NY real estate firms wooing Chinese buyers
Updated: 2014-05-01 08:53
By AMY HE in New York (China Daily USA)
One57, a new luxury skyscraper apartment building in Manhattan which is under construction, is reportedly popular among wealthy Chinese who are pouring money into real estate in New York and some other major cities around the world. Buyerscan spend $18.85 million for a three-bedroom or $55 million for an apartment taking up the entire 81st floor. REUTERS/Mike Segar
Chinese have outspent Russian buyers in acquiring Manhattan real estate for the first time, and the city's real estate brokerages are doing all they can to woo more of them, from hiring China-born brokers to taking classes on the business practices of Chinese.
Real estate brokers reportedly estimate that Chinese buyers are now the largest foreign buyers of Manhattan apartments, outranking Russians, Europeans and South Americans.
"The economy crash at this end gave us the opportunity to show up outside of the US, looking for buyers in real estate in New York, because we were on hold. We had a really weak market at that time," Nikki Field, senior global real estate adviser at Sotheby's International Realty, said of the financial crisis in 2008 that hit the housing market particularly hard.
Forming relationships with Chinese buyers was difficult at first because Field and her partner, Kevin Brown, are Westerners,she said, but given the plethora of newly-minted high net-worth individuals in China, Field said she and her team made sure to adapt to their Chinese clients.
"We had to change our skill sets totally. Business styles to the Asians are quite different from the Western styles. We had to learn, as best we could, how to understand the culture and protocol of doing business with Asians," she said.
Field and Brown took classes at the Confucius Institute for Business at the State University of New York, which trains American professionals on the business practices of Chinese. The team tried to learn the language as well as some of the cultural nuances of conducting business with the Chinese, because they "learned that the Chinese were not going to adapt to Western styles that easily," Field said.
Field also hired Chinese-born brokers who were licensed New York real estate agents, and recently added Daniel Chang as the head of the Asia desk on Field's team, who came from working with ultra high net-worth Chinese families and individuals at HSBC.
Arthur Hung, senior broker at Sotheby's International Realty, said that he has noticed real estate companies putting up multilingual websites or allowing potential clients to pick brokers by language. Brokerages are also advertising extensively in Chinese-language media, both domestically and abroad, and even developers are looking at international marketing in Hong Kong and China, he said.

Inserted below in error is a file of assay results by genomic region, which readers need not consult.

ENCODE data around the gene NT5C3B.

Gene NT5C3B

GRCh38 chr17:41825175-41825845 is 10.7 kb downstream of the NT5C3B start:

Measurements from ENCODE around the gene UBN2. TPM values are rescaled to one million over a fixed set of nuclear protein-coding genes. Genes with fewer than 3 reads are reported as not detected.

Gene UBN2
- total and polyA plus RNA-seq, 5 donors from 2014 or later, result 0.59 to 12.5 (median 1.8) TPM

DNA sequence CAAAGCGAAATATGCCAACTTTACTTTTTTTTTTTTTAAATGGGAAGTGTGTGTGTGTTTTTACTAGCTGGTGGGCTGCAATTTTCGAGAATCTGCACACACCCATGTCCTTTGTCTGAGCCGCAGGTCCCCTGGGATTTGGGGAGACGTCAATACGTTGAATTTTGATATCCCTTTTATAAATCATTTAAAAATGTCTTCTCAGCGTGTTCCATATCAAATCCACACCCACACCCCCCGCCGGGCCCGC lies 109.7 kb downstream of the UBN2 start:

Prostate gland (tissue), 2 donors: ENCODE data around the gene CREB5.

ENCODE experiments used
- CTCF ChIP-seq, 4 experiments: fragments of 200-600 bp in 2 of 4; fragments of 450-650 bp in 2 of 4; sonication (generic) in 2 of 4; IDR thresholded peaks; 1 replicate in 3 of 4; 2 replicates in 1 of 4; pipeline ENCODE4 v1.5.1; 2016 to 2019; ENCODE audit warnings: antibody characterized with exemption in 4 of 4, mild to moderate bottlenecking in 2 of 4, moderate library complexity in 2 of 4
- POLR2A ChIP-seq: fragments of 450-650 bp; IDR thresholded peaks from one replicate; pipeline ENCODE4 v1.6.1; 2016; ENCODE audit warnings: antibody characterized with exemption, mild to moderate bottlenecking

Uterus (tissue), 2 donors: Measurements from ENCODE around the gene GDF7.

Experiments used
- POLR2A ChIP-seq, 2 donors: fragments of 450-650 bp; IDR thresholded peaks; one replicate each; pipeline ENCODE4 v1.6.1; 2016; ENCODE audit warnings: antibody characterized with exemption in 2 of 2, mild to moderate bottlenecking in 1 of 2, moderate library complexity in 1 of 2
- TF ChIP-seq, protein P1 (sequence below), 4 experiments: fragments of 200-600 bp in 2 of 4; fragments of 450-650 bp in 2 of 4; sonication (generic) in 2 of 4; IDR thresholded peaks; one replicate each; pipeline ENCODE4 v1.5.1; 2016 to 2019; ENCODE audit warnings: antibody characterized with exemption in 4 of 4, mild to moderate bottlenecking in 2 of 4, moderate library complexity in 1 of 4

Chinese-American brokers are also finding that they have an edge with the influx of investors coming from mainland China.
"I think it's easier for them to communicate their express wishes," said Elaine Hu, a broker at Town Real Estate in New York. "There are also other elements important to them, like fengshui, that maybe they think an agent such as myself would be more understanding of compared to an agent from different background."
Hu lived and worked in Asia for a few years and said that learning about locals and their desires in real estate has helped her on the job at Town.
Nelson Lee, principal broker for New York-based Blu Realty Group, has focused primarily on the financing side of real estate acquisitions, but in the last couple of years, saw the increase in Chinese buyers and how he can be involved.
"Everybody that comes here to buy happens to be Chinese, so taking advantage of my ethnicity, I've been helping Chinese nationals regarding financing and applying for commercial residential properties here in Manhattan," he said. Blu Realty Group recently launched a mortgage program that lends to foreign nationals for high-end luxury homes.
Theresa Wu, also at Town, said that being Chinese American is beneficial from the culture perspective, not only language.
"For me, it's not just about the language really but the culture. There's a difference between just being able to speak the languages and then actually being able to translate cultural nuances. I think knowing the culture is a bigger advantage, on both the Chinese and the American side," she said.
Hung, who has been working with Chinese investors extensively at Sotheby's for the last four years, said that there is an"unspoken understanding" of Chinese clients' real estate desires. Chinese buyers tend to like properties with lots of southern exposure, and those that have kitchens that vent out, due to considerations of Chinese cooking, he said.